McGlinchey turned down the chance to be a first-round NFL draft pick to return, and both Bivin and Smythe had options to transfer elsewhere for a final season with more playing time and perhaps more prominent roles. Instead, McGlinchey led the Irish on and off the field, Bivin provided the only semblance of depth along the offensive front and Smythe had a career season.

The nine in 2018 will represent the opposite end of the seasoning spectrum when compared to 22-25 freshmen. The nine may not warrant dramatic and desperate pleas for playing time. More often than not, they do not even land in headlines. The fifth-year options are known quantities, while the freshmen stand out as potential and hypothetical greatness.

In time, some of the freshmen will certainly surpass the fifth-years’ ceilings. Using such a declarative verb and tense in the previous sentence even holds up when considering the sheer numbers at hand.

In 2018, though, the fifth-years will be Notre Dame’s backbone. They provide experience, consistency and depth the freshmen simply cannot match. That is not a knock on the newcomers. All-Americans and likely first-round draft picks McGlinchey and Quenton Nelson were not ready to contribute as freshmen. Neither were the likes of Mitch Trubisky (at North Carolina), Deshaun Watson (at Clemson) or Christian McCaffrey (at Stanford), three of the top-12 picks in last year’s NFL draft.

The freshmen’s time will come. For defensive end Jay Hayes, tight end Nic Weishar and receiver Freddy Canteen, the only remaining time is now. To some degree, that ticking clock adds a sense of urgency to the qualities they bring to the locker room.

The experience, consistency and depth are just a bit more tangible. There will be few situations those nine have not seen, few offenses linebacker Drue Tranquill has not already watched film on. If that allows him to pick up on a play a second earlier, it could be the entire difference in getting the defensive line properly lined up before the snap. Similarly, there will be few blitzes center Sam Mustipher has not had to already diagnose. If that removes one more duty from the quarterback’s pre-snap checklist, it should allow him (whomever it is) to focus on the coverage presented that much more.

The Irish roster was always going to have a punter on it. If that is a fifth-year or a freshman, it equals one roster spot all the same. By keeping Tyler Newsome around, a consistent and strong leg remains a field position weapon.

Losing a consensus All-American in McGlinchey and a unanimous All-American in Nelson is enough of a challenge. Getting Mustipher and right guard Alex Bars back will do a lot to ease the task of replacing the left side of the line for newly-promoted offensive line coach Jeff Quinn.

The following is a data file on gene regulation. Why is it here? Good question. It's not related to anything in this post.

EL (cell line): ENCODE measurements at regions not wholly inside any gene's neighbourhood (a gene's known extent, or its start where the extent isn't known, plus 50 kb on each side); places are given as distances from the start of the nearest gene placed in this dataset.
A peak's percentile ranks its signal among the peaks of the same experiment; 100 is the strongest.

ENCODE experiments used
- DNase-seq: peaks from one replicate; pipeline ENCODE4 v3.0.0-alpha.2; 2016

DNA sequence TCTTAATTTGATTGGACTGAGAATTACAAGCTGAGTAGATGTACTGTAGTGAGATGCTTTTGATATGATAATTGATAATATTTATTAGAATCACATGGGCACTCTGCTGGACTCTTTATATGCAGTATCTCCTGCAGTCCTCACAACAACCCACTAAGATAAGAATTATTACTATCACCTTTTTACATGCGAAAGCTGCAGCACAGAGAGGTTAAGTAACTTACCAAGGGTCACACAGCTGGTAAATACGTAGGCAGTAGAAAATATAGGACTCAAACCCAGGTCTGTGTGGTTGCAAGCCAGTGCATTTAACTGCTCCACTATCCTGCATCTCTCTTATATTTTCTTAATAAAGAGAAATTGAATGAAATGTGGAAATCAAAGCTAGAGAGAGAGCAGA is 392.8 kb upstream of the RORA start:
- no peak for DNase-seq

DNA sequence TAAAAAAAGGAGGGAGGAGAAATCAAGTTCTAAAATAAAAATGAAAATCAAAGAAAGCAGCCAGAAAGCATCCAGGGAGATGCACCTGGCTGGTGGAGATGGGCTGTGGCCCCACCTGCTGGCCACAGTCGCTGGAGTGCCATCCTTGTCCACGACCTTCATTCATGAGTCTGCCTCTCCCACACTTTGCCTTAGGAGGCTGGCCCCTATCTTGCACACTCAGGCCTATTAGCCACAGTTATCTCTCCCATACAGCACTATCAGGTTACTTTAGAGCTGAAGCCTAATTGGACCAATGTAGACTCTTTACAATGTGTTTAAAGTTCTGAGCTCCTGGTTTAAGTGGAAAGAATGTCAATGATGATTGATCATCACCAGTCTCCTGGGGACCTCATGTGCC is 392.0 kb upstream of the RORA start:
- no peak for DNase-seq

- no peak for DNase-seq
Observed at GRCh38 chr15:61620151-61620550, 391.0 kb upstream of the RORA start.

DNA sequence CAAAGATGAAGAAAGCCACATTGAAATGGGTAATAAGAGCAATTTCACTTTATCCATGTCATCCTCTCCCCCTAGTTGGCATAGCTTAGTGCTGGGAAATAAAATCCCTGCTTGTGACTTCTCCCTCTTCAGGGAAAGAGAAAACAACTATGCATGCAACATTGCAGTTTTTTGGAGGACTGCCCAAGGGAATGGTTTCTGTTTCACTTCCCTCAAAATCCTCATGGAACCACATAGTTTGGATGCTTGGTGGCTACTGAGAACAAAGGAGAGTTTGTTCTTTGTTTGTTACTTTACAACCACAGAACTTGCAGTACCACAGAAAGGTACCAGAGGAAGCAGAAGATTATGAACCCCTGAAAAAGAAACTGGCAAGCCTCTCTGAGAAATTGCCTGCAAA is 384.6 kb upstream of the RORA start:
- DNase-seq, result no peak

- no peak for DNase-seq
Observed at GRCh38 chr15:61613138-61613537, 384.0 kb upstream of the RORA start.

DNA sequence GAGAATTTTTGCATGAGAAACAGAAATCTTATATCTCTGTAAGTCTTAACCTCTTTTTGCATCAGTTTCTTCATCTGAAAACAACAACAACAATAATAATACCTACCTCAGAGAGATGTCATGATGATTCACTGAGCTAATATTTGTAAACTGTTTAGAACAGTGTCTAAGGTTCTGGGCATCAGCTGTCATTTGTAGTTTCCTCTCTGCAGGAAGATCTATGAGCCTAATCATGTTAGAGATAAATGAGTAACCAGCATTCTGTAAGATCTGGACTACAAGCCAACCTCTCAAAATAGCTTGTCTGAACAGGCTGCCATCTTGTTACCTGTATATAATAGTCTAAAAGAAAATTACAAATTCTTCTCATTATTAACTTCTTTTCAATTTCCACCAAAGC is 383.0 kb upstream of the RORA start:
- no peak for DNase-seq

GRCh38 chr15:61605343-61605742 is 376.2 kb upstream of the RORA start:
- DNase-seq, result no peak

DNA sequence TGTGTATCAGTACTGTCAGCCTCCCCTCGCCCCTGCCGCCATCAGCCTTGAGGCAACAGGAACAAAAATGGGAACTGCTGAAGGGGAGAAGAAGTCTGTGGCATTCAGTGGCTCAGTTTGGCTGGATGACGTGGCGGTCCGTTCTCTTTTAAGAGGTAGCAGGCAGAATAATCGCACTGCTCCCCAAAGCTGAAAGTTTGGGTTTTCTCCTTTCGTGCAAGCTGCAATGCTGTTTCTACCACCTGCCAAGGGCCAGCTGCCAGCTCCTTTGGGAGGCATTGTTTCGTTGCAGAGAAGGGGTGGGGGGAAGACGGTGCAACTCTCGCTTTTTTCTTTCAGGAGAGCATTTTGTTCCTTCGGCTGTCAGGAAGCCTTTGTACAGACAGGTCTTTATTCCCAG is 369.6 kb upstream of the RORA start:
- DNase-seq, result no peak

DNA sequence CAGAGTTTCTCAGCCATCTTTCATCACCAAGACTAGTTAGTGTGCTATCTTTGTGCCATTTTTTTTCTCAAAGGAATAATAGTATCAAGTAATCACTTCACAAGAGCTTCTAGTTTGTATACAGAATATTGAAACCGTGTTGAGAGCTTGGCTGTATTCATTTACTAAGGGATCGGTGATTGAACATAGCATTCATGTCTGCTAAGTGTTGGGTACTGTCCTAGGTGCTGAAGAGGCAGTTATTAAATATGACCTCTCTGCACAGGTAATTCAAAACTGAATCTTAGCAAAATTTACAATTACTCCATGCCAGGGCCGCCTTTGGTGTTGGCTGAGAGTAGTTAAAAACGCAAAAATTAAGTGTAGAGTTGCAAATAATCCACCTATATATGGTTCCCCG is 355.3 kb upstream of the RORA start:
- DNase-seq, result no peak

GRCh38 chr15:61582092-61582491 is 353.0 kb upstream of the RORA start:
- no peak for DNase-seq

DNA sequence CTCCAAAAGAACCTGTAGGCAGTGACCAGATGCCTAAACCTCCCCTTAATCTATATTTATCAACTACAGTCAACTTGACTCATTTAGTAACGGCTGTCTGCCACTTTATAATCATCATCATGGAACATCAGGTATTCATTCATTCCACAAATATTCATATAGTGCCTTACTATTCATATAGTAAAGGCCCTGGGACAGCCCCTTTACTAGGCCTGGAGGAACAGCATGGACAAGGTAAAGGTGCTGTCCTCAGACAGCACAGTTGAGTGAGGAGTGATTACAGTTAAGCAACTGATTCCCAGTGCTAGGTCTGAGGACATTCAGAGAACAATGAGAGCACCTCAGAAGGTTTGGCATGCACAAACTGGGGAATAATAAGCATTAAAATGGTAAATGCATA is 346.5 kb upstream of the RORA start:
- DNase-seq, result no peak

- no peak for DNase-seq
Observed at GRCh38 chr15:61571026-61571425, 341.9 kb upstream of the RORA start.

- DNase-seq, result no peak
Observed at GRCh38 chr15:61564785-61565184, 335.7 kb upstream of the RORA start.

Cornerback Nick Watkins’ physical stature makes him an ideal boundary coverage option to start with, but keeping him in the mix with the four sophomore cornerbacks also makes Notre Dame’s secondary deeper than it could ever deploy at once. Even if current sophomore Julian Love spends some time at safety, the Irish could still trot out a dime package with four stout cornerbacks. Without Watkins, that luxury would hinge on the quick adaption of a freshman such as Tariq Bracy.

Without Jonathan Bonner, Notre Dame’s depth at defensive tackle could have quickly turned concerning if multiple newcomers did not prove themselves early. With Bonner returning for a fifth year, the position is one of the deepest on the Irish roster. (AP Photo/Michael Conroy)

Freshman Myron Tagovailoa-Amosa would have been a good starting defensive tackle in his second season, if not more than that. The return of Jonathan Bonner means Tagovailoa-Amosa will be a great backup, if not more yet, nonetheless. Either way, the return of Bonner raises the overall quality of play at the position. The same goes for Hayes at defensive end and his effect upon the possibilities of the current sophomores filling the position group.

Experience, consistency and depth. They cannot be taught, only gained with time.

While Alabama made it fashionable to insist freshmen are universally ready to play by relying on first-year players at quarterback, running back, receiver and left tackle on its national championship-winning drive, those were anomalies. Even at that, they were mixed-result anomalies. Quarterback Tua Tagovailoa made greater and more mistakes than exceptional plays; his positive moments simply proved more decisive. In addition to the title-winning touchdown pass, he also jeopardized the game by throwing an interception on a running play, using a timeout when trying to drain the clock and taking a sack on the opening play of the Tide overtime drive. That sack was initiated when freshman left tackle Alex Leatherwood blew his block, forcing Tagovailoa to move into more pressure.)

Most freshmen are not ready to provide consistent and constant production. For every Robert Hainsey, there is a Mike McGlinchey. For every Myron Tagovailoa-Amosa, there is a Jonathan Bonner. For every, nope, Notre Dame has not had a strong freshman linebacker showing since the otherworldly Jaylon Smith in 2013. One could argue that underscores the importance of Tranquill’s return, as it is somewhat unlikely any of the early-enrolled or incoming freshmen linebackers make an impact this year.